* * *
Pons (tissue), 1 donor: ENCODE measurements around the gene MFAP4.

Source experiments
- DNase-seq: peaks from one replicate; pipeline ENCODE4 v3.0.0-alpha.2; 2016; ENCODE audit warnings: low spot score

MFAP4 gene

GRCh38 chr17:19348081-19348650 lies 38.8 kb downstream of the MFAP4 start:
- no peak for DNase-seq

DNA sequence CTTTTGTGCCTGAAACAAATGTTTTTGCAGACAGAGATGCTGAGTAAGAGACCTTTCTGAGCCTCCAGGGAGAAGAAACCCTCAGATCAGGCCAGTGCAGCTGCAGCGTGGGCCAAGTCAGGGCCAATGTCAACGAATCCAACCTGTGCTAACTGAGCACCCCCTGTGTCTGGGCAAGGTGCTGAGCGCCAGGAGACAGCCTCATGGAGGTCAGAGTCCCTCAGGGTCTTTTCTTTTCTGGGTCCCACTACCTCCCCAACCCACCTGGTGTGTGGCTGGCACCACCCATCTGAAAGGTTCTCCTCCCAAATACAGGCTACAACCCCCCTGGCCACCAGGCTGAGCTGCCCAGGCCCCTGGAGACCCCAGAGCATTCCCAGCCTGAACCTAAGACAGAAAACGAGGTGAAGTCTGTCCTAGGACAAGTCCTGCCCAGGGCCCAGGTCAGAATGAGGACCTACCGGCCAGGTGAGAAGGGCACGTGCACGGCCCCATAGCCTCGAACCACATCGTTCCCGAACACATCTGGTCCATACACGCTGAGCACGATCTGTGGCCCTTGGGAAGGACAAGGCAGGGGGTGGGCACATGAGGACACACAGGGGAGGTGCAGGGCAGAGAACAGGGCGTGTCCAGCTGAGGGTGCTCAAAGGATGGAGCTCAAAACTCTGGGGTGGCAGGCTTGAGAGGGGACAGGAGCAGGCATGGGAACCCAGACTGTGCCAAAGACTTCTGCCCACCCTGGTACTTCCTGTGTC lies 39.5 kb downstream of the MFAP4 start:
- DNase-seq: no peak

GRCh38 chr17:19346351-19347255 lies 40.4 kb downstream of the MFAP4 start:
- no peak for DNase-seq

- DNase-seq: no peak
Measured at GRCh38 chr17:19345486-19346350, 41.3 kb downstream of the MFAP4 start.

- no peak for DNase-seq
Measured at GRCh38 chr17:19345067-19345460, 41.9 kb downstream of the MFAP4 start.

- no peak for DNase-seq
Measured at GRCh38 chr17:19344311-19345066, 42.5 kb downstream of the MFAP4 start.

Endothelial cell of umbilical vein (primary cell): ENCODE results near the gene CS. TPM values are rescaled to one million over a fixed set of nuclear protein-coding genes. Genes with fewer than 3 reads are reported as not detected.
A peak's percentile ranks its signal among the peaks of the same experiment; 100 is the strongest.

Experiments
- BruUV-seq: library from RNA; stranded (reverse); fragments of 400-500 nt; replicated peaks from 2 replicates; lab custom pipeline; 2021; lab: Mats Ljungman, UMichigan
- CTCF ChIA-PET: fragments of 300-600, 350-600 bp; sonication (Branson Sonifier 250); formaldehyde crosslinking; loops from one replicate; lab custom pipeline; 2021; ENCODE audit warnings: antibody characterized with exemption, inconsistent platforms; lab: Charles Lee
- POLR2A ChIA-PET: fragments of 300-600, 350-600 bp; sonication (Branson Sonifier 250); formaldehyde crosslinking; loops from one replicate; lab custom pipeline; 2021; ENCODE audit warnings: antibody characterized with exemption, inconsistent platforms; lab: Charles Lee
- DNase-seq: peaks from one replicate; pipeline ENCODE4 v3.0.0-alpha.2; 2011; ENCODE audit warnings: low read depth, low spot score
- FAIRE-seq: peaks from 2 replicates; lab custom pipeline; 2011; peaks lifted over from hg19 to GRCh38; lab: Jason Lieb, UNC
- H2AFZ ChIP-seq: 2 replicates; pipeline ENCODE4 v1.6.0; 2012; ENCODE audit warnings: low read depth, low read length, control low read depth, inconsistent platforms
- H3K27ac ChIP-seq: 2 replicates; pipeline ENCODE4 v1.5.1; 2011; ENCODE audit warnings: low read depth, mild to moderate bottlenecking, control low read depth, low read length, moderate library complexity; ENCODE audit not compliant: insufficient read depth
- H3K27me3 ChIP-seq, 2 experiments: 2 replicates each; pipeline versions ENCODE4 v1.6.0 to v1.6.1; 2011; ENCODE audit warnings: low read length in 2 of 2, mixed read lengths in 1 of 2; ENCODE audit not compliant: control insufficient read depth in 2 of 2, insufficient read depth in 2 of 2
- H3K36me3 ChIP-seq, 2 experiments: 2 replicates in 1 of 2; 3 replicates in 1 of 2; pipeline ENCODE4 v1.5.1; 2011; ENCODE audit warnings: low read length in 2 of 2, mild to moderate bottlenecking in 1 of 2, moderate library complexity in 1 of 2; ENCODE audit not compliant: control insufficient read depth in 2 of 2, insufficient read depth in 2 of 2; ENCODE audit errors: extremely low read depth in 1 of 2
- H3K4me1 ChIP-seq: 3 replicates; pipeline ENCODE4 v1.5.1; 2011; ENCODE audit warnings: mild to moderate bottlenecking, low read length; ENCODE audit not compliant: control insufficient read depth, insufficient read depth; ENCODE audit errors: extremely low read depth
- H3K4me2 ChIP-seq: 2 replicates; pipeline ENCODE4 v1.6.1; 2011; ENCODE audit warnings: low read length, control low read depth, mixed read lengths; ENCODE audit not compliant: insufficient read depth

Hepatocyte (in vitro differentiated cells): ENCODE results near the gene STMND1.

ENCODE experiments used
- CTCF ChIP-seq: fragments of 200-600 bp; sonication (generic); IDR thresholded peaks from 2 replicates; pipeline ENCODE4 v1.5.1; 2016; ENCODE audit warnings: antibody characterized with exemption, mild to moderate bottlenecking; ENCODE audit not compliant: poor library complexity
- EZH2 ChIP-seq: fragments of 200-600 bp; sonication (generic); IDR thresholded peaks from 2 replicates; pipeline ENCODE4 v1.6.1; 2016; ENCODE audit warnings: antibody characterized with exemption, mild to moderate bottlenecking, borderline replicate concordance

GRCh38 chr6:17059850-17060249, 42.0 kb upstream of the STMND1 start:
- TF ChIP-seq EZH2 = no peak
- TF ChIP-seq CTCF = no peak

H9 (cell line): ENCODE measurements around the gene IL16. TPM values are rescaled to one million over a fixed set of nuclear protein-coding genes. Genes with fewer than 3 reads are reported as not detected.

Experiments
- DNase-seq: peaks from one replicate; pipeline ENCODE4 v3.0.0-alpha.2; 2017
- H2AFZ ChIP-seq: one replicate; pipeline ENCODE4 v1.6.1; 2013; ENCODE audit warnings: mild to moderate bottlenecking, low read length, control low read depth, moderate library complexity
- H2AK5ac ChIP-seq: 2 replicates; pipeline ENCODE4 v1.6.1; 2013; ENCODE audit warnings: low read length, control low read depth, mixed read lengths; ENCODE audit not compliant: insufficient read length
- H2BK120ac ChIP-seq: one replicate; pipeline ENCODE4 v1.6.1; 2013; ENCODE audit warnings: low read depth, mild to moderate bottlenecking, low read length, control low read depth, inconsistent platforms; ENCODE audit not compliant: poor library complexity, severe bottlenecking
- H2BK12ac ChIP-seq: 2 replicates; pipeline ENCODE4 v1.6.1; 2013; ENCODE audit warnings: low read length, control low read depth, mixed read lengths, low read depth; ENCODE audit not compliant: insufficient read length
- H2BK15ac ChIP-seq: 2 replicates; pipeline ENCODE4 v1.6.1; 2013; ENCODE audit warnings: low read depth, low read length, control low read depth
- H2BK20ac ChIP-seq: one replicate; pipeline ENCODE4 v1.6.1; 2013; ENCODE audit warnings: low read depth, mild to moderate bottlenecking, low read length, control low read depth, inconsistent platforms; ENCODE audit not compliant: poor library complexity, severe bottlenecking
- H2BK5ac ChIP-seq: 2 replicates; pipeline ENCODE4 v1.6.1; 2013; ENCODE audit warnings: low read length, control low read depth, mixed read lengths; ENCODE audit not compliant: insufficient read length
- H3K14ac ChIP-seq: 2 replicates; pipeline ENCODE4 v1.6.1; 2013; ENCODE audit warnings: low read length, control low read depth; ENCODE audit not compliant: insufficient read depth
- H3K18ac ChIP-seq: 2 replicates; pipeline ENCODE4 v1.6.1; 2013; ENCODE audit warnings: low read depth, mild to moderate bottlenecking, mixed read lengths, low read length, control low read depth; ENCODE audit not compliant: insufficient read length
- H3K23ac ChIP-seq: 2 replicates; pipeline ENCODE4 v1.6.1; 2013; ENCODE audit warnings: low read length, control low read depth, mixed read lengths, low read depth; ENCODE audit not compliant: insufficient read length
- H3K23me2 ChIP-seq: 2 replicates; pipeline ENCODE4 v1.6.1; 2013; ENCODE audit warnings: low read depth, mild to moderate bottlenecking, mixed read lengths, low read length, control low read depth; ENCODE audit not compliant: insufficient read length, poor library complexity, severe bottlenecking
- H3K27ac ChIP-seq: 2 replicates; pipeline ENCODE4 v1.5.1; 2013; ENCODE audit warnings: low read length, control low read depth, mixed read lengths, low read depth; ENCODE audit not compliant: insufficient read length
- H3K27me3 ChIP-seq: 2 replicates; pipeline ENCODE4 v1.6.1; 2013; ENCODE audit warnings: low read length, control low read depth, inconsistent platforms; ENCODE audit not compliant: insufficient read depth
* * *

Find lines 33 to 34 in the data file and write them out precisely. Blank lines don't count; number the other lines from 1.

- CTCF ChIP-seq: fragments of 200-600 bp; sonication (generic); IDR thresholded peaks from 2 replicates; pipeline ENCODE4 v1.5.1; 2016; ENCODE audit warnings: antibody characterized with exemption, mild to moderate bottlenecking; ENCODE audit not compliant: poor library complexity
- EZH2 ChIP-seq: fragments of 200-600 bp; sonication (generic); IDR thresholded peaks from 2 replicates; pipeline ENCODE4 v1.6.1; 2016; ENCODE audit warnings: antibody characterized with exemption, mild to moderate bottlenecking, borderline replicate concordance